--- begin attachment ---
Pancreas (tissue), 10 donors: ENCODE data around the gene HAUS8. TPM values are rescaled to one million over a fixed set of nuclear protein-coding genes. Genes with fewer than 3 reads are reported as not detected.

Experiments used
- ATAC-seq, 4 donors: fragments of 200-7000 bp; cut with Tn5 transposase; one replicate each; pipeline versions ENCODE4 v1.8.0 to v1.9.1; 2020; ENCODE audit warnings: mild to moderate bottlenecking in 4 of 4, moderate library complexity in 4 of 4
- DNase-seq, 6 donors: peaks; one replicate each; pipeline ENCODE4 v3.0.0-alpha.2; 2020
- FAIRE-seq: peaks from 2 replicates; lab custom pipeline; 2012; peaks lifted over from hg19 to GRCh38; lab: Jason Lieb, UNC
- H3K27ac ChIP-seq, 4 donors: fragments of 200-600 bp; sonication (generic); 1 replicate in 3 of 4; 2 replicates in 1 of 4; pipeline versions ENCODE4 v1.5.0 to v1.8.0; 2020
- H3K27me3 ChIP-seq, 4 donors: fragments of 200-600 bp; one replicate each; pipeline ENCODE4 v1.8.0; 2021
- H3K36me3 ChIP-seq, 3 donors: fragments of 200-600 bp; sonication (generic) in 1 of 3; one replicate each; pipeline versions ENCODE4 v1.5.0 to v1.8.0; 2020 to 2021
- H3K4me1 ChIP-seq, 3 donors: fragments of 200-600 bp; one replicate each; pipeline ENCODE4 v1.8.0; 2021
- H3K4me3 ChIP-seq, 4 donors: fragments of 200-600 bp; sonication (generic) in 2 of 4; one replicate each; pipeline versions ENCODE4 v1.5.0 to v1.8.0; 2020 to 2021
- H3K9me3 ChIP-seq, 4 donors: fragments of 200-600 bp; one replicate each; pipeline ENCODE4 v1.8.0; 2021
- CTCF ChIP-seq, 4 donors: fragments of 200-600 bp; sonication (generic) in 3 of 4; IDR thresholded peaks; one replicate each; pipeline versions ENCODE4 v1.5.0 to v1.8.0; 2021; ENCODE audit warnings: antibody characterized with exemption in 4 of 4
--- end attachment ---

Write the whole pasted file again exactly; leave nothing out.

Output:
Pancreas (tissue), 10 donors: ENCODE data around the gene HAUS8. TPM values are rescaled to one million over a fixed set of nuclear protein-coding genes. Genes with fewer than 3 reads are reported as not detected.

Experiments used
- ATAC-seq, 4 donors: fragments of 200-7000 bp; cut with Tn5 transposase; one replicate each; pipeline versions ENCODE4 v1.8.0 to v1.9.1; 2020; ENCODE audit warnings: mild to moderate bottlenecking in 4 of 4, moderate library complexity in 4 of 4
- DNase-seq, 6 donors: peaks; one replicate each; pipeline ENCODE4 v3.0.0-alpha.2; 2020
- FAIRE-seq: peaks from 2 replicates; lab custom pipeline; 2012; peaks lifted over from hg19 to GRCh38; lab: Jason Lieb, UNC
- H3K27ac ChIP-seq, 4 donors: fragments of 200-600 bp; sonication (generic); 1 replicate in 3 of 4; 2 replicates in 1 of 4; pipeline versions ENCODE4 v1.5.0 to v1.8.0; 2020
- H3K27me3 ChIP-seq, 4 donors: fragments of 200-600 bp; one replicate each; pipeline ENCODE4 v1.8.0; 2021
- H3K36me3 ChIP-seq, 3 donors: fragments of 200-600 bp; sonication (generic) in 1 of 3; one replicate each; pipeline versions ENCODE4 v1.5.0 to v1.8.0; 2020 to 2021
- H3K4me1 ChIP-seq, 3 donors: fragments of 200-600 bp; one replicate each; pipeline ENCODE4 v1.8.0; 2021
- H3K4me3 ChIP-seq, 4 donors: fragments of 200-600 bp; sonication (generic) in 2 of 4; one replicate each; pipeline versions ENCODE4 v1.5.0 to v1.8.0; 2020 to 2021
- H3K9me3 ChIP-seq, 4 donors: fragments of 200-600 bp; one replicate each; pipeline ENCODE4 v1.8.0; 2021
- CTCF ChIP-seq, 4 donors: fragments of 200-600 bp; sonication (generic) in 3 of 4; IDR thresholded peaks; one replicate each; pipeline versions ENCODE4 v1.5.0 to v1.8.0; 2021; ENCODE audit warnings: antibody characterized with exemption in 4 of 4